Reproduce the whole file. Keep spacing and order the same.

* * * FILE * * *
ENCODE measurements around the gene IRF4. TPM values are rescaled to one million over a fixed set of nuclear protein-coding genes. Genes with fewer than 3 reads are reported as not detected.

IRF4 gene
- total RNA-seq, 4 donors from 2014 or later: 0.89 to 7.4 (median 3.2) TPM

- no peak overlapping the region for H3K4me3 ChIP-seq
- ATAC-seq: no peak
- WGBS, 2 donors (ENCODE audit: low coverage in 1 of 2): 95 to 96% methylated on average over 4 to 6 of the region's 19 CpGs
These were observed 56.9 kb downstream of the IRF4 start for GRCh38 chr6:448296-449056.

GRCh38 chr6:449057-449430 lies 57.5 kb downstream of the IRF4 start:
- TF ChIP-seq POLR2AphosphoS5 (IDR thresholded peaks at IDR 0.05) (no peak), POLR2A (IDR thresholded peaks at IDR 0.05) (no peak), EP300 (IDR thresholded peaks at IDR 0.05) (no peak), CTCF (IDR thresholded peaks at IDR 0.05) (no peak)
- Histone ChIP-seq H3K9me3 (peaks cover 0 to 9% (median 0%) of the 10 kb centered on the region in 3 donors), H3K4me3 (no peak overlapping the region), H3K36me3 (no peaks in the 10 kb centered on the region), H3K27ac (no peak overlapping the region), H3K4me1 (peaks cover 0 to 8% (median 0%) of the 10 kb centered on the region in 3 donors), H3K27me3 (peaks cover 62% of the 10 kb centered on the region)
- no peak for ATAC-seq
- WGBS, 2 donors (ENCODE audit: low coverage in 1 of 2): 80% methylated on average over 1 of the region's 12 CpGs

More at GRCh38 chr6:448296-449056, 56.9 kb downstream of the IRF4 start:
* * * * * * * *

ENCODE measurements around the gene IRF4. TPM values are rescaled to one million over a fixed set of nuclear protein-coding genes. Genes with fewer than 3 reads are reported as not detected.

IRF4 gene
- total RNA-seq, 4 donors from 2014 or later: 0.89 to 7.4 (median 3.2) TPM

- no peak overlapping the region for H3K4me3 ChIP-seq
- ATAC-seq: no peak
- WGBS, 2 donors (ENCODE audit: low coverage in 1 of 2): 95 to 96% methylated on average over 4 to 6 of the region's 19 CpGs
These were observed 56.9 kb downstream of the IRF4 start for GRCh38 chr6:448296-449056.

GRCh38 chr6:449057-449430 lies 57.5 kb downstream of the IRF4 start:
- TF ChIP-seq POLR2AphosphoS5 (IDR thresholded peaks at IDR 0.05) (no peak), POLR2A (IDR thresholded peaks at IDR 0.05) (no peak), EP300 (IDR thresholded peaks at IDR 0.05) (no peak), CTCF (IDR thresholded peaks at IDR 0.05) (no peak)
- Histone ChIP-seq H3K9me3 (peaks cover 0 to 9% (median 0%) of the 10 kb centered on the region in 3 donors), H3K4me3 (no peak overlapping the region), H3K36me3 (no peaks in the 10 kb centered on the region), H3K27ac (no peak overlapping the region), H3K4me1 (peaks cover 0 to 8% (median 0%) of the 10 kb centered on the region in 3 donors), H3K27me3 (peaks cover 62% of the 10 kb centered on the region)
- no peak for ATAC-seq
- WGBS, 2 donors (ENCODE audit: low coverage in 1 of 2): 80% methylated on average over 1 of the region's 12 CpGs

More at GRCh38 chr6:448296-449056, 56.9 kb downstream of the IRF4 start: